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March 2008 Volume 32 No.3

Paging Dr. Semmelweis — and
‘Get in the Playground’


Sometimes a few of us may feel a bit like Hungarian physician Ignaz Semmelweis — but not at the seminal moment when he made his bold, spot-on call at Vienna General Hospital in 1847 that washing hands in a maternity ward would save lives. No, I’m thinking ahead a few years to 1865 when colleagues humiliated Semmelweis, believing that his weird new theory was evidence that he had lost his mind. (Of course calling colleagues who didn’t wash their hands "murderers" was probably not the most tactful way to disseminate germ theory). Nevertheless, Semmelweis was committed to an insane asylum, as they were called then, where he died 14 days later. (One theory, not apropos of the point I’m coming to, is that he was beaten to death by guards.)

Yet, nearly 150 years later, the hand washing issue is very much present, and some of us may be feeling a tinge of Semmelweis’ oft-described frustration. One of our patient safety goals is to reduce hospital-acquired infections. Articles continue to proliferate about how bacteria spreads from patient to patient through contact by health care providers. Inadequate hand hygiene among health-care workers has been blamed for contributing to approximately 2 million health care-associated infections in hospitalized patients a year. Sound familiar?

We launched a campaign many months ago appealing to all personnel to wash their hands between patient contacts. To facilitate this, SHC has placed alcohol gel stations just about everywhere you turn. They are in the halls outside of patient rooms, inside every patient room, in the clinics, and we now even have stations at many of the entries to the hospital and patient units. (Semmelweis would have been impressed with these convenient gels. His disinfectant of choice was chlorinated lime solution).

By now I would have hoped that all of us would have been able to adopt hand hygiene into our normal routine by just automatically going for the gel dispenser every time we go in or out of a patient room. But, in spite of this and many other efforts to get all of us to “gel in and gel out,” we have had very disappointing results when we send in “secret shoppers” to survey hand washing. We physicians as a group stand at about 33 percent compliance with hand washing between patient contacts.

Some of you are saying we need to be a little more creative in finding ways to increase the number of gellers. Should we encourage our patients to ask their physicians if they have washed their hands prior to examining them? Another suggestion is that we have people hand out yellow cards to anyone observed not using proper hygiene; this would be akin to handing soccer players a yellow card when they commit a foul.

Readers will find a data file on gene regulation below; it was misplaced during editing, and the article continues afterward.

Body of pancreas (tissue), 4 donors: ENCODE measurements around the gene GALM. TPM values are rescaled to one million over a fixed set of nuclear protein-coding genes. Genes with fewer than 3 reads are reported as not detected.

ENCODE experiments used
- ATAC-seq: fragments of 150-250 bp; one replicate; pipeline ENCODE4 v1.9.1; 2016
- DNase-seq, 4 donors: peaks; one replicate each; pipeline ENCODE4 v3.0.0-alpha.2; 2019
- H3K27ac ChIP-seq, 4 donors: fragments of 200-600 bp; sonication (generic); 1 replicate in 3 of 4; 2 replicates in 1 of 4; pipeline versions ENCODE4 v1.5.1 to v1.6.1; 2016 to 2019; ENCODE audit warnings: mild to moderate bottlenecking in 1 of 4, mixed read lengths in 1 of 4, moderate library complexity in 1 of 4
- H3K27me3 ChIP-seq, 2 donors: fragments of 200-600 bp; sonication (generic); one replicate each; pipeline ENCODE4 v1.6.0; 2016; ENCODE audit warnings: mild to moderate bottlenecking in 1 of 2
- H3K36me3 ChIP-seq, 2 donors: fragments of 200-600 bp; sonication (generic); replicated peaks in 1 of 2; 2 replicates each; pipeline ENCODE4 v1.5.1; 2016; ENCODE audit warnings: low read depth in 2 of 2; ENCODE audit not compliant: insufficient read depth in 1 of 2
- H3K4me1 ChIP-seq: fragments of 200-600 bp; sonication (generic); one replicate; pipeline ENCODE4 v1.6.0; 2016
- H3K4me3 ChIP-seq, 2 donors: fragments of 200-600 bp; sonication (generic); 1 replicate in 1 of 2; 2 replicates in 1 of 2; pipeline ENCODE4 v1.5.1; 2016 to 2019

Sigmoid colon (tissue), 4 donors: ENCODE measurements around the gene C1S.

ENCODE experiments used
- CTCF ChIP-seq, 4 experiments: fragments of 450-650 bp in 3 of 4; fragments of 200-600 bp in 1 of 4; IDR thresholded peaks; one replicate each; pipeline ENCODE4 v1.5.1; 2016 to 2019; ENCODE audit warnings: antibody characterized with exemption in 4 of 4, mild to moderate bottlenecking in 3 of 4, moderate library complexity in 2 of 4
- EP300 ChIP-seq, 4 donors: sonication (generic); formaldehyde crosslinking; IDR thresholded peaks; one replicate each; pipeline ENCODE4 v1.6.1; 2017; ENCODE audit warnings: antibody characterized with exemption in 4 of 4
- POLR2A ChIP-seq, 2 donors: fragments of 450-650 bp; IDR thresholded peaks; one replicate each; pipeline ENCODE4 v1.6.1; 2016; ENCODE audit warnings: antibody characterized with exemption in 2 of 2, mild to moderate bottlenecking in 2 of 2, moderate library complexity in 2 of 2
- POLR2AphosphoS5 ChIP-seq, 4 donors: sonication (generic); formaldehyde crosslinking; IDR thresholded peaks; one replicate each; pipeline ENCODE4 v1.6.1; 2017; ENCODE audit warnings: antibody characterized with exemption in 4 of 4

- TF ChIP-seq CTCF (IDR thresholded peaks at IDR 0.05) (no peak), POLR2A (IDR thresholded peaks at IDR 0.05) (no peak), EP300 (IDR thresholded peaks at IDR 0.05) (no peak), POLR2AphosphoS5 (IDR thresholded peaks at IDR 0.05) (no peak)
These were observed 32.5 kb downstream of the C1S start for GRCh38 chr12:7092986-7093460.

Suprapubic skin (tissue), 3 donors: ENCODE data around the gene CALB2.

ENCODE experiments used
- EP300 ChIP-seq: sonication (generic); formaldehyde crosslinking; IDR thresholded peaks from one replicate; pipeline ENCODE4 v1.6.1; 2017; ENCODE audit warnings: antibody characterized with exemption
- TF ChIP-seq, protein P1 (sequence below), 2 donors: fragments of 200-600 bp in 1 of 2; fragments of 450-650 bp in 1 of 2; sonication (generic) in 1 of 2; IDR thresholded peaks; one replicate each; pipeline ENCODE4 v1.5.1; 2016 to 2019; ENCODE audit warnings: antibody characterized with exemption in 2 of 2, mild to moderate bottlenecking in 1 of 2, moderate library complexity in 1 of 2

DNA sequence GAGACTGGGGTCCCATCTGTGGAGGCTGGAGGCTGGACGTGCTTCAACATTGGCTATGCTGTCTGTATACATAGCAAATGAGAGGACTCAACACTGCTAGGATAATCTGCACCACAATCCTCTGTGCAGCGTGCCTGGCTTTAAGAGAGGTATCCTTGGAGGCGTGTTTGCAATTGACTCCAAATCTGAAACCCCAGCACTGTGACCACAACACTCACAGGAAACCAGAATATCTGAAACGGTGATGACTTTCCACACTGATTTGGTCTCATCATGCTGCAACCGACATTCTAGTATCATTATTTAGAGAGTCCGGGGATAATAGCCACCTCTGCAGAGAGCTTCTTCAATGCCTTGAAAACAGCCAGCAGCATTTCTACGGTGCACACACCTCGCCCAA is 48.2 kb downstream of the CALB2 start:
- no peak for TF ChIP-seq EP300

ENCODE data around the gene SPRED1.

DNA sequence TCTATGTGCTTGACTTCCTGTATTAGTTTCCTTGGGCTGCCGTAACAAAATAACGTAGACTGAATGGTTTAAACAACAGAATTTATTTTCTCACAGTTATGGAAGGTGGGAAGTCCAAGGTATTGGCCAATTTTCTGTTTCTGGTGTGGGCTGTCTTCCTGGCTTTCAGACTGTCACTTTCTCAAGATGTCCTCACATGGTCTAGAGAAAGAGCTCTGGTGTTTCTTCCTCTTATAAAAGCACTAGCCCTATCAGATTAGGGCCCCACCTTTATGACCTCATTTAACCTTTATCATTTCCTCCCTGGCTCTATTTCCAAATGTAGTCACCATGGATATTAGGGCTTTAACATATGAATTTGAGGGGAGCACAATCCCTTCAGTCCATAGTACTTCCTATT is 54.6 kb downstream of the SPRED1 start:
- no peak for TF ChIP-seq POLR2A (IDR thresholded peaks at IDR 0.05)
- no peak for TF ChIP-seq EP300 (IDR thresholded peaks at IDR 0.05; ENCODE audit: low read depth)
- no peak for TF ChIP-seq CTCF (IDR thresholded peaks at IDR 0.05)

Personally, I believe that the solution centers around making sure we remind each other to do the right thing. In fact, when people are reminded, they use the gel and say, "Oh I forgot."

So we will be encouraging everyone — patients, family members and colleagues — to remind others to use the gel if they observe otherwise. If we do that, we won’t need yellow cards or the preemptive shame of asking patients to monitor this for us.

By the way, use of the gel is not limited to touching patients with un-gloved hands. It is important to remember to gel before and after using exam gloves as well. In fact even if you are going into a room and do not plan to touch the patient, you should still use the gel — it will help us make this practice routine and make sure we are ready if we do need to touch a patient.

You will see many signs posted about the hospital with a large hand with many germs depicted on it. The inscription on the signs read "Committed to preventing the spread of infections through proper hand hygiene. Every time. No exceptions. No excuses." Let’s just do it: let’s bring hand hygiene compliance to 100 percent, even if it has taken nearly 150 years after Semmelweis’ tragic demise.


On another note, I am sure by now all of you know that the roll out for CIS-Epic has been rescheduled to April 25. Our staff had been trained on this new software by Feb. 29, our original “go live” date. So it’s a bit awkward to have nearly two months between training and actual use of our new skills. But many of us, including me, learn best by "playing" with a new computer program until comfortable. Fortunately, we can “get in the playground,” a computerized environment where we can use the CIS-Epic program with fictitious patient names to navigate lifelike exercises replicating what we will be doing. Put simply the more familiar we are with CIS-Epic the better off our patients and ourselves will be at go-live.

You can "get in the playground" now from virtually any computer with internet access. To do so outside the Stanford Enterprise Network you will need a token device or key-FOB, which can be obtained by contacting the Help Desk at (650) 723-3333. You will also need to use your new system user identification, (SID), which should have arrived in the mail. Your SID begins with the initial s and is followed by seven digits and a password for the Enterprise Network. (See related story.)

You have likely been sent instructions on the SID and “Playground,” but in any case, you can access information about these related topics here on the Medical Staff website.

So please grab these instructions and join me (virtually, anyway) on the Epic "Playground," so we all will be comfortable with the new software prior to go-live.

For questions regarding Epic please contact the Help Desk at (650) 723-3333. For questions during the transition you may also contact stanford.learning@accenture.com or call, 24/7, (800) 394-7970.

lshuer@stanford.edu